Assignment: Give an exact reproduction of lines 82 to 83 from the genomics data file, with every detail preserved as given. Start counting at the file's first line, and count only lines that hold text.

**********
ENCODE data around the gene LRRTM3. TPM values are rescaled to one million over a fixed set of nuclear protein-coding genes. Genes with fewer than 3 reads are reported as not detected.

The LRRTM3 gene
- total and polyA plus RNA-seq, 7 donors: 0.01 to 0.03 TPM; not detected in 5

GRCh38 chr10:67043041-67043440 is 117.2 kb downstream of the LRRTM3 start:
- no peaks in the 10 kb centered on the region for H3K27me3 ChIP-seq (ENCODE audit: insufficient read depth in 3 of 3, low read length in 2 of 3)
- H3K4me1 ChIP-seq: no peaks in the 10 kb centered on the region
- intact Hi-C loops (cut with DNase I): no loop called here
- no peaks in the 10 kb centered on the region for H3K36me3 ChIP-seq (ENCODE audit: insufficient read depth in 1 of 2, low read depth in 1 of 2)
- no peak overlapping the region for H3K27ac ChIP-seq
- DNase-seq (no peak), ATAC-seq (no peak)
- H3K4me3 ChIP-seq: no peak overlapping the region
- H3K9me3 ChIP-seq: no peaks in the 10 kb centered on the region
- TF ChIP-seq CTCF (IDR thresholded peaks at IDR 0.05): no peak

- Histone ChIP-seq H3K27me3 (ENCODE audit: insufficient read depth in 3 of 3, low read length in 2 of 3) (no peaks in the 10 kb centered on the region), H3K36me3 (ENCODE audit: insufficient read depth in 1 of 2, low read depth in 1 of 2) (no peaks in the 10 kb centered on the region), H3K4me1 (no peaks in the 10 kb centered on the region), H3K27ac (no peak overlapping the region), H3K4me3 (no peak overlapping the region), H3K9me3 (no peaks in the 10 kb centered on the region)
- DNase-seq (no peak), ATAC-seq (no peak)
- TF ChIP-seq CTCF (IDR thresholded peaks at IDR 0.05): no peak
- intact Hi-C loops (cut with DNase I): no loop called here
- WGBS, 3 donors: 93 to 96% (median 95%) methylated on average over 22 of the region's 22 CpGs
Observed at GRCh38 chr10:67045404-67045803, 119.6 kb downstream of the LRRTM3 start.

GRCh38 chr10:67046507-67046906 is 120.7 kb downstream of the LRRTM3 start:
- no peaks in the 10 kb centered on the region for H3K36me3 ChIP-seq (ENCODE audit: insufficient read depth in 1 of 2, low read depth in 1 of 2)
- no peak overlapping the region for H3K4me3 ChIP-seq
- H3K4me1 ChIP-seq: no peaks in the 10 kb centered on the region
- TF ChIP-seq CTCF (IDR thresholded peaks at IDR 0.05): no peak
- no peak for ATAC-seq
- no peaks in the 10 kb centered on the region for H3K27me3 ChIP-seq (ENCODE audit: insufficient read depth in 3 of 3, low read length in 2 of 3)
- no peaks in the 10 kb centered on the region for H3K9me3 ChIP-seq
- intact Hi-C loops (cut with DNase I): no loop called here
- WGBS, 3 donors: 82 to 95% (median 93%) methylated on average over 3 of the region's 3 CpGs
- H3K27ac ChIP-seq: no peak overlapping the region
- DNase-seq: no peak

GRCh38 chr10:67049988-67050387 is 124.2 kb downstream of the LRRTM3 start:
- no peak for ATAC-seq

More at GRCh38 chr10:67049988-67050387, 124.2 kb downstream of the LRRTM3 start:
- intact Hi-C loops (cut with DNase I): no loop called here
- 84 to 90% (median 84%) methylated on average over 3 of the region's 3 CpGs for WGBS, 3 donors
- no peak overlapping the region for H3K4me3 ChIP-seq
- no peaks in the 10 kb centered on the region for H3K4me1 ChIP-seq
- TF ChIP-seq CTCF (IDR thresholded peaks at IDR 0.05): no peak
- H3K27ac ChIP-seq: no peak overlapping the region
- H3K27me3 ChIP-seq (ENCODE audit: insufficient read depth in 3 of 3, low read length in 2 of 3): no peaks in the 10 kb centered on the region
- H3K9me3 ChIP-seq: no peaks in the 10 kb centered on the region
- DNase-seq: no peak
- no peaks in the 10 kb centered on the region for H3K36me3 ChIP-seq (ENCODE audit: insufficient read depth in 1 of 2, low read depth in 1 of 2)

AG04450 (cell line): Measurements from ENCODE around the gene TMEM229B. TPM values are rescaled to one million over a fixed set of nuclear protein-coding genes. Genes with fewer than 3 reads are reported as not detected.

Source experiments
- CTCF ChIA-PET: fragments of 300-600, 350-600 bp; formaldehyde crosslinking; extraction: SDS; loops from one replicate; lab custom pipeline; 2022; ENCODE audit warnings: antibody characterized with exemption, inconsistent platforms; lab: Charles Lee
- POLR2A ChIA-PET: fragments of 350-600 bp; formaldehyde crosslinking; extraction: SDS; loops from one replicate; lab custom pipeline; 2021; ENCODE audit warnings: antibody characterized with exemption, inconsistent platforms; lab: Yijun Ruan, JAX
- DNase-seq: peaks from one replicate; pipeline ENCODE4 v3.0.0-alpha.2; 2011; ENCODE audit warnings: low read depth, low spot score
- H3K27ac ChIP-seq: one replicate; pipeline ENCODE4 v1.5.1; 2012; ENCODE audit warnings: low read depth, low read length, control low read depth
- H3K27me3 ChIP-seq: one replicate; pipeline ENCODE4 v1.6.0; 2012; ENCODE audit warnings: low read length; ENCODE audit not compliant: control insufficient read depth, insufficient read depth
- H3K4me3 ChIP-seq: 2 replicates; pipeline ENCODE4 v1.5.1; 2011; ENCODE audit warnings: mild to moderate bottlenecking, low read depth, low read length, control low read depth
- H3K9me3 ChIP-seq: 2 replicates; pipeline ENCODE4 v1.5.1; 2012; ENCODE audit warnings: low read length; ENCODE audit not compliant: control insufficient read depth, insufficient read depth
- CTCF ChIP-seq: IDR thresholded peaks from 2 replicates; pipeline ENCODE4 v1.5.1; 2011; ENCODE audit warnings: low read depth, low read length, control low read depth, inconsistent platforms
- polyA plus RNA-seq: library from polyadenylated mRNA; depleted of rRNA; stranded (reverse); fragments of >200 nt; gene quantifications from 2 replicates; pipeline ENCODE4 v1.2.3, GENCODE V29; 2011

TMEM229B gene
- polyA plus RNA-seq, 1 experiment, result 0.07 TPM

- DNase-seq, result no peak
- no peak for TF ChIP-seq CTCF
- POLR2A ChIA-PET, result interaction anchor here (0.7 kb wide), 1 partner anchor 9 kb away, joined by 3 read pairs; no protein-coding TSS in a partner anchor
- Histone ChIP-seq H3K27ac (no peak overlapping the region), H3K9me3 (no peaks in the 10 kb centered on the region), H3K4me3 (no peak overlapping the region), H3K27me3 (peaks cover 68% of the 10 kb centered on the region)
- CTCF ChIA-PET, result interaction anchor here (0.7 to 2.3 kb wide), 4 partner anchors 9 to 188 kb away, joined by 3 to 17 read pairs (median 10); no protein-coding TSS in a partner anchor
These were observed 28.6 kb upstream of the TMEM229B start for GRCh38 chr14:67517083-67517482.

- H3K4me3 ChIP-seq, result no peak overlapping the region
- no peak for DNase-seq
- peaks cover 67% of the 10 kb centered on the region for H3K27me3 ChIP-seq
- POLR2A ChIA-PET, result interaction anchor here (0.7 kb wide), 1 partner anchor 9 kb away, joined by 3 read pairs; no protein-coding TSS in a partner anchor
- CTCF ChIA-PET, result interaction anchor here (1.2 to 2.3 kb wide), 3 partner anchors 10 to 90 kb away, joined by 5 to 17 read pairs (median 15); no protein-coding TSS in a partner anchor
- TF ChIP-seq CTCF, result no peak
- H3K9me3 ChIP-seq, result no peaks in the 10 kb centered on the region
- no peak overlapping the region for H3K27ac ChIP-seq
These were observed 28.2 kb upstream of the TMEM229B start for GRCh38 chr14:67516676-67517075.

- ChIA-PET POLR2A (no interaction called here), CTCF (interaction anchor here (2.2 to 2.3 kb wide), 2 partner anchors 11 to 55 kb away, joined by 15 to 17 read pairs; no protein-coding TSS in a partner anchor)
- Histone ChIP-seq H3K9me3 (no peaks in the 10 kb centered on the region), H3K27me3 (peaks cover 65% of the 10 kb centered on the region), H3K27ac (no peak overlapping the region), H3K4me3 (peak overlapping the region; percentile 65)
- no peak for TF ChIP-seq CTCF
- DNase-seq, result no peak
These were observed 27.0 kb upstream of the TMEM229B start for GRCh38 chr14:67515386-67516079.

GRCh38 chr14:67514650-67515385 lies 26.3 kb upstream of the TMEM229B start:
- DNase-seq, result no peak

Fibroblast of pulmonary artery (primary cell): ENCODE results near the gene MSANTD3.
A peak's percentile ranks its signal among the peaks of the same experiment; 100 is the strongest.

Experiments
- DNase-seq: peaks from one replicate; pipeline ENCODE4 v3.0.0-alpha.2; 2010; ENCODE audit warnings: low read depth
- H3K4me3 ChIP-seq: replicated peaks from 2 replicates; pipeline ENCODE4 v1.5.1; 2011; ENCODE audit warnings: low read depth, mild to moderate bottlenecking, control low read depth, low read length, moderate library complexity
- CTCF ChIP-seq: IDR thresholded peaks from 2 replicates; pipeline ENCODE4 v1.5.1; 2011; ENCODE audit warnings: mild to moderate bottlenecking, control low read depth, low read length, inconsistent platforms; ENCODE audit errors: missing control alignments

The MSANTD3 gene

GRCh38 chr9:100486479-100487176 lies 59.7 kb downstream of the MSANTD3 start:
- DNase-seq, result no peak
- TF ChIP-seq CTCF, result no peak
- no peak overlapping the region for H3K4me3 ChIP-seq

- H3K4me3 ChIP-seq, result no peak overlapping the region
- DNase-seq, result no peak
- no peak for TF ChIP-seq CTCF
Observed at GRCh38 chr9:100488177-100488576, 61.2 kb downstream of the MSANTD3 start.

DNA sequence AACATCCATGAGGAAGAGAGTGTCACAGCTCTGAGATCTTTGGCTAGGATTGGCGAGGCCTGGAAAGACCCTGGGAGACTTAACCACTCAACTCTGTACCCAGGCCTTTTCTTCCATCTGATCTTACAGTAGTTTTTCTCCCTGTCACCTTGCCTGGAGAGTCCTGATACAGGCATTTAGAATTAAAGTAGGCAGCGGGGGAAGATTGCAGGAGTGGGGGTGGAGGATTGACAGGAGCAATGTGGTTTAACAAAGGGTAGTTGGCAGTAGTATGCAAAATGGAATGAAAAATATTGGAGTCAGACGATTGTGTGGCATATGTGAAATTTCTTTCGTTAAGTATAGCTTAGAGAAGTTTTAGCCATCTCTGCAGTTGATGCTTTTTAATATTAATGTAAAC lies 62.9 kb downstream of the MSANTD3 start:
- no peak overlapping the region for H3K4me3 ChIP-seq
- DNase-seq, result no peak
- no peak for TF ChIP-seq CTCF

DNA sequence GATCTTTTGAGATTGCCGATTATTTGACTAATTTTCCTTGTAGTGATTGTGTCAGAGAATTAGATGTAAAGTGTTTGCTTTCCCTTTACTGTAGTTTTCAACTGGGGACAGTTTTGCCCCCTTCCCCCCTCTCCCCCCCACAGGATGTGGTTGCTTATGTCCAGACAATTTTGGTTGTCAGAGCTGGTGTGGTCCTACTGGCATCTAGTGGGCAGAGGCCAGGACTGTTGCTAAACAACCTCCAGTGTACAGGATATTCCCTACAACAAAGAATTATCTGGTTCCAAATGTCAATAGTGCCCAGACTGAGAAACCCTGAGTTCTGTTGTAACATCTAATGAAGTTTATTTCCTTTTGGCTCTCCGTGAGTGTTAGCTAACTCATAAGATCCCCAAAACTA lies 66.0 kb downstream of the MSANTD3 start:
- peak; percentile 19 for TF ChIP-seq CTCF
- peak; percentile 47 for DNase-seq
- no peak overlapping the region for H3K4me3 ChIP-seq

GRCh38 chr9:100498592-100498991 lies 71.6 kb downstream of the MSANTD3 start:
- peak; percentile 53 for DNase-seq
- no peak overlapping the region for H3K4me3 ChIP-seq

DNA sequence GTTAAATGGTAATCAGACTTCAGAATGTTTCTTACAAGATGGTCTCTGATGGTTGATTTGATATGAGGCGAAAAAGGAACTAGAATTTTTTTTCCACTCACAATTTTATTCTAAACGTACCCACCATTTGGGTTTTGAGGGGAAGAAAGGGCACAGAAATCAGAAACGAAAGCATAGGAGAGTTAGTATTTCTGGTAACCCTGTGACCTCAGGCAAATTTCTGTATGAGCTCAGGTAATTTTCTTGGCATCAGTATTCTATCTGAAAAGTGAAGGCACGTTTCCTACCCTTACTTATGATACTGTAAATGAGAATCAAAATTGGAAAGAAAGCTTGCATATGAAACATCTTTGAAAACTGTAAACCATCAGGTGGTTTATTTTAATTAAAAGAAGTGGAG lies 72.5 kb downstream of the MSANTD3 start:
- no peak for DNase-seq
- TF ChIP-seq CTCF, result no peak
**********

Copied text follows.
Experiments
- DNase-seq: peaks from one replicate; pipeline ENCODE4 v3.0.0-alpha.2; 2010; ENCODE audit warnings: low read depth